Magazine article The Spectator

Caught Out

Magazine article The Spectator

Caught Out

Article excerpt

Low life

Caught out

First thing Monday morning I was in court. No car tax. When I eventually found the magistrate's court, it was like the Marie Celeste. No defendants hanging round the entrance smoking, no receptionist behind the glass in the foyer, no ushers, no solicitors briefing anxious clients in the corridor at the last moment, no cleaners, nobody.

Hearing muffled voices, I pushed open a heavy door and found myself in Court One. Inside, facing me, were three magistrates, two men and a woman, seated in a row. Below them, sitting at a large table, were a gowned lady prosecutor and a representative from the police in a dark suit. And that was it. No reporter, no solicitors, no witnesses, no other defendants, no stony-faced relatives. Just these magistrates sitting there like the last turkeys in the shop. They looked as glad to see me as I was glad to see anyone at all after coming such a long way.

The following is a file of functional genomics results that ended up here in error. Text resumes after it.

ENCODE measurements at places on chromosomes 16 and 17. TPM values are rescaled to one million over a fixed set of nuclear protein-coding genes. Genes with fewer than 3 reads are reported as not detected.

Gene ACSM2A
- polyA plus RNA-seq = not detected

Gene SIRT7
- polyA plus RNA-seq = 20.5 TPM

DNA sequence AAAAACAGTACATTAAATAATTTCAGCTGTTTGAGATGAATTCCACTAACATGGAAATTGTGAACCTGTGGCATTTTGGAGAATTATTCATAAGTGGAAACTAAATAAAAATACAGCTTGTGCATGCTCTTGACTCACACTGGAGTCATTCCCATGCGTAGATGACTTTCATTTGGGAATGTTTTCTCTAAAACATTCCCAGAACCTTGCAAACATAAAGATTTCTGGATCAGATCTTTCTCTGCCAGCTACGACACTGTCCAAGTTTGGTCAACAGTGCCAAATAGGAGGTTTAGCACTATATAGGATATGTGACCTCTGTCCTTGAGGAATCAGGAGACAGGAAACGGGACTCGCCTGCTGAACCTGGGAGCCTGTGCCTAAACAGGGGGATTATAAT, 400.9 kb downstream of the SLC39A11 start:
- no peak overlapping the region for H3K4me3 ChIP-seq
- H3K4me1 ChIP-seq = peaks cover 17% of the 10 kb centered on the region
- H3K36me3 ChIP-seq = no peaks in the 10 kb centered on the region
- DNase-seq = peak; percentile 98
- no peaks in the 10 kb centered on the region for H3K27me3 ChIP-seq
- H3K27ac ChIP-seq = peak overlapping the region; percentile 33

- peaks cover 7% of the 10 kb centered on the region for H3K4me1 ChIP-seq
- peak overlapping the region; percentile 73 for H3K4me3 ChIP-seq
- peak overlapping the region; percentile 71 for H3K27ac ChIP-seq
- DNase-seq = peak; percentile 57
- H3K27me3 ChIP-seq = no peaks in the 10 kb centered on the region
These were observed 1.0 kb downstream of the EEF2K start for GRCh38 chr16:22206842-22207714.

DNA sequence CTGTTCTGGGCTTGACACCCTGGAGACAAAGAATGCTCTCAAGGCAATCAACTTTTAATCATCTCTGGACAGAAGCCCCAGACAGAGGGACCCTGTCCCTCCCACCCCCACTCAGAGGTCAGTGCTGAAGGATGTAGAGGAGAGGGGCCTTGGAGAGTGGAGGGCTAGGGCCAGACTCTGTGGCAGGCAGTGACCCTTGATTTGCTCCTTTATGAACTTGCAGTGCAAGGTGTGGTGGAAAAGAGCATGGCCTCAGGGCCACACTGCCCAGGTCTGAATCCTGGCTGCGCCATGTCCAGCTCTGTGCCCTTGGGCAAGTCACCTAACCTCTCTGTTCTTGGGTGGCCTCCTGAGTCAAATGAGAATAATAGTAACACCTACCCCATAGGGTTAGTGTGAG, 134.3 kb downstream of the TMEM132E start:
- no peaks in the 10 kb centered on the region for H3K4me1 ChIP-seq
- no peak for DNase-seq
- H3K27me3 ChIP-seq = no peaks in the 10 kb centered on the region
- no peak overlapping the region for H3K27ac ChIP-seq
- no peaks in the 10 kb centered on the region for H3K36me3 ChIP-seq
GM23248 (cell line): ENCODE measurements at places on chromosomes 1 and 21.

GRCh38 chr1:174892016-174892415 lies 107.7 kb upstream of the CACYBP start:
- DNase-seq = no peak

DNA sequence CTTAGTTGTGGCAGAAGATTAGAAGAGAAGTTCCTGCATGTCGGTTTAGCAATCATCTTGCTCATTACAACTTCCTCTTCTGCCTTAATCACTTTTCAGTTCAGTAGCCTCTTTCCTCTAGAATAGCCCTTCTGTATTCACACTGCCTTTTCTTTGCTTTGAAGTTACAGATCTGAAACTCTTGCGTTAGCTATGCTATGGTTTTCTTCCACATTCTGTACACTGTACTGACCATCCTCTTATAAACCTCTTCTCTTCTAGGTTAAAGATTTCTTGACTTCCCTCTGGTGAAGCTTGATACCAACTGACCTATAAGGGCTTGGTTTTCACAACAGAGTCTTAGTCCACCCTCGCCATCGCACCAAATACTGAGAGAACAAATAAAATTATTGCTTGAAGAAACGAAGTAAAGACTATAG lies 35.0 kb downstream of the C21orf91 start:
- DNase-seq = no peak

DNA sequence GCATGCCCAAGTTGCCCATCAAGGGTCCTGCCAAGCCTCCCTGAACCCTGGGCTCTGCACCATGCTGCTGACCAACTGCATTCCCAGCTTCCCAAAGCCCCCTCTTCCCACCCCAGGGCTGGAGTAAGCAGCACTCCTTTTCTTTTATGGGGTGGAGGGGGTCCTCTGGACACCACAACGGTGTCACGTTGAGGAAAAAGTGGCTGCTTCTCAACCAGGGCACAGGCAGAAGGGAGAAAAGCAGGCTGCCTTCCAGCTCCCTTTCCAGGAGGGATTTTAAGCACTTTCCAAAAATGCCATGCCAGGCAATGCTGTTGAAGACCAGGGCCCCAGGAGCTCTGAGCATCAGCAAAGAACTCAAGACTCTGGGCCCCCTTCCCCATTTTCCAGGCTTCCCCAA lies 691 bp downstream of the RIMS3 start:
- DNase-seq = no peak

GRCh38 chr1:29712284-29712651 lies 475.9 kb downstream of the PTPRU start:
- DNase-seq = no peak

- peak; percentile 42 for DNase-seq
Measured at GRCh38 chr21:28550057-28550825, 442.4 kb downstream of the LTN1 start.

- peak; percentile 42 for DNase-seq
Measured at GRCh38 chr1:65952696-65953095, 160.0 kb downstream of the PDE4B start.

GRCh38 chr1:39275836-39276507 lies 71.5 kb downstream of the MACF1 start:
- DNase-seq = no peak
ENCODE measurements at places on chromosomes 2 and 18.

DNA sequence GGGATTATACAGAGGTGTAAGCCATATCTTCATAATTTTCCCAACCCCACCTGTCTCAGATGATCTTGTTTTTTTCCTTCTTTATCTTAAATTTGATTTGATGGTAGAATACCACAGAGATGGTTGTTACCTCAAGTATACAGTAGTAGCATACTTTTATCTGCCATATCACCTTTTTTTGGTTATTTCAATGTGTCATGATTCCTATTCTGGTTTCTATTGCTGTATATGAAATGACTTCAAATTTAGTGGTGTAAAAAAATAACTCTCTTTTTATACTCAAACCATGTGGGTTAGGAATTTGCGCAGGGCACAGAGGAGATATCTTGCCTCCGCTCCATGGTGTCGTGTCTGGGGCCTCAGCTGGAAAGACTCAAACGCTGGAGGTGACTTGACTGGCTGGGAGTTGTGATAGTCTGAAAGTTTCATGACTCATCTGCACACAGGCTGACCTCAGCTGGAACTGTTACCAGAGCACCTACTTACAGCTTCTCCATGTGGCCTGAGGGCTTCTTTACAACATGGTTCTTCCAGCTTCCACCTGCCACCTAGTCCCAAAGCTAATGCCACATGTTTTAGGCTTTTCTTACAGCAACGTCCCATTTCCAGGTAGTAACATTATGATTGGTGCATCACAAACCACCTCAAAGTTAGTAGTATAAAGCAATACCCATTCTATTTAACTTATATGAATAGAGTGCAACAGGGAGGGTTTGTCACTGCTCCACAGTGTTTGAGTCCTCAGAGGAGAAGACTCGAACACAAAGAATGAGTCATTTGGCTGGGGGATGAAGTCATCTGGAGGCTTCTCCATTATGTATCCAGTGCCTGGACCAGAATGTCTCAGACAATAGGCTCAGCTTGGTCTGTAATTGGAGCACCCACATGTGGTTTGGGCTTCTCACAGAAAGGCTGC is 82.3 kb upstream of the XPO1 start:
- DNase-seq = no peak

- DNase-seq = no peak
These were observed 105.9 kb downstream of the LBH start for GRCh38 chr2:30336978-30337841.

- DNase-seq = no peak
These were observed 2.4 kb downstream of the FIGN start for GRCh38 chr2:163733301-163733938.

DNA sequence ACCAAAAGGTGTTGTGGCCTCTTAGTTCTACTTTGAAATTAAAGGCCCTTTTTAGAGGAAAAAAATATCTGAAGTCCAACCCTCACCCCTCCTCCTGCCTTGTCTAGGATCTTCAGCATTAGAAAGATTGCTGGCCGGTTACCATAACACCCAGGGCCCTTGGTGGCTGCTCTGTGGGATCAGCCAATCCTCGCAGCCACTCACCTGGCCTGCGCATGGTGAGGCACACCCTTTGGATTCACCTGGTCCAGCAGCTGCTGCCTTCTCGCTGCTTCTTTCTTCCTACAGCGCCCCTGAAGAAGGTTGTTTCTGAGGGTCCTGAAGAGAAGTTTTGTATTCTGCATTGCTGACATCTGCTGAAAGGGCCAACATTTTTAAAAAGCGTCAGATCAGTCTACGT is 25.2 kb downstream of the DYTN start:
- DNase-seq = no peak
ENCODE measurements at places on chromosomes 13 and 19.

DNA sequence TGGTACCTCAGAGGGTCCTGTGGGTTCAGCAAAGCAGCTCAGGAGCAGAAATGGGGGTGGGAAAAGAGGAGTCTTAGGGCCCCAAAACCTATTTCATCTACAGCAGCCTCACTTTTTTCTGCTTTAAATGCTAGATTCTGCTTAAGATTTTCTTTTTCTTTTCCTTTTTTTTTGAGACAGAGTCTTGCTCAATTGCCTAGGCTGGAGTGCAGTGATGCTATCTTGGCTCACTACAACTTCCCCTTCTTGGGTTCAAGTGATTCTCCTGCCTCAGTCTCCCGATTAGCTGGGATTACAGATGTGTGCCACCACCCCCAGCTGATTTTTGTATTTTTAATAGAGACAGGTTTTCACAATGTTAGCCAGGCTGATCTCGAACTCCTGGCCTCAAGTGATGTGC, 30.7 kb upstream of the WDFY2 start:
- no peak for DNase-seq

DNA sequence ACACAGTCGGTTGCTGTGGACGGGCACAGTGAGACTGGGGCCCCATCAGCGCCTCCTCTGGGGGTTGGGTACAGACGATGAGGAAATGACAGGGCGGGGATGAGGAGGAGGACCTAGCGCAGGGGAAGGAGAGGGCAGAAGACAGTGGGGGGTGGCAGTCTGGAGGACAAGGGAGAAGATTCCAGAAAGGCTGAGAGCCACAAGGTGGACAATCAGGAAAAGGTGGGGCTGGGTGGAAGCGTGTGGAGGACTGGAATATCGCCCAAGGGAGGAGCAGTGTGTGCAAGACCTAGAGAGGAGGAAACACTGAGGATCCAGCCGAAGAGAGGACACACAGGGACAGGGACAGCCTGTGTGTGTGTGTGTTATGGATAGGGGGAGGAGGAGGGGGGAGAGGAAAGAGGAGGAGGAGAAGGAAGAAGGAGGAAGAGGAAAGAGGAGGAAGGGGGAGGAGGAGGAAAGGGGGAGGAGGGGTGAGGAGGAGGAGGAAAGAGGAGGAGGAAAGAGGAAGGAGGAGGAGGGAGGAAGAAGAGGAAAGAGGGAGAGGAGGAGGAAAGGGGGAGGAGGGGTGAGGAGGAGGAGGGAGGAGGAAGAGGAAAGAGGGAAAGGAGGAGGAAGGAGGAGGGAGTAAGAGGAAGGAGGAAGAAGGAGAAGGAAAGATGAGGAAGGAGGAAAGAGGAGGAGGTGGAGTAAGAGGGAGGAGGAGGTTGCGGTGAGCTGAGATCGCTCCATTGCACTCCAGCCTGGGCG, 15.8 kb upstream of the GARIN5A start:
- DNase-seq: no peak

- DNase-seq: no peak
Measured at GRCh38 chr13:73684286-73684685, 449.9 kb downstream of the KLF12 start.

Right off, I was warmly invited to stand off to one side in front of a solitary chair and introduce myself to the court by confirming my name and address. The magistrates beamed down at me from their elevated position while I did so. All smiles they were. Even the lady prosecutor was fixing me with this radiant grin. The head magistrate, male, nice tan, film-star teeth, tailored jacket, gold cufflinks, wished me good morning on behalf of his bench, then he and his colleagues settled back, while the lady prosecutor got the ball rolling by reading out the details of the offence.

If I thought an account of my wrong-doing would send a small cloud across the magistrates' cheerful countenances, I was mistaken. On the contrary, the magistrate on the left wing, whose head, from his neck to the top of his bald pate was scarlet with high blood pressure, leaned in towards his chief, and, shaking with suppressed laughter, whispered to him what I can only imagine was a very funny story.

He continued to whisper and shake with laughter, with brief intermissions to allow the head magistrate to pay attention when necessary to the case at hand, for as long as I was standing in the witness box. The head magistrate evidently found the story every bit as amusing as the narrator did. …

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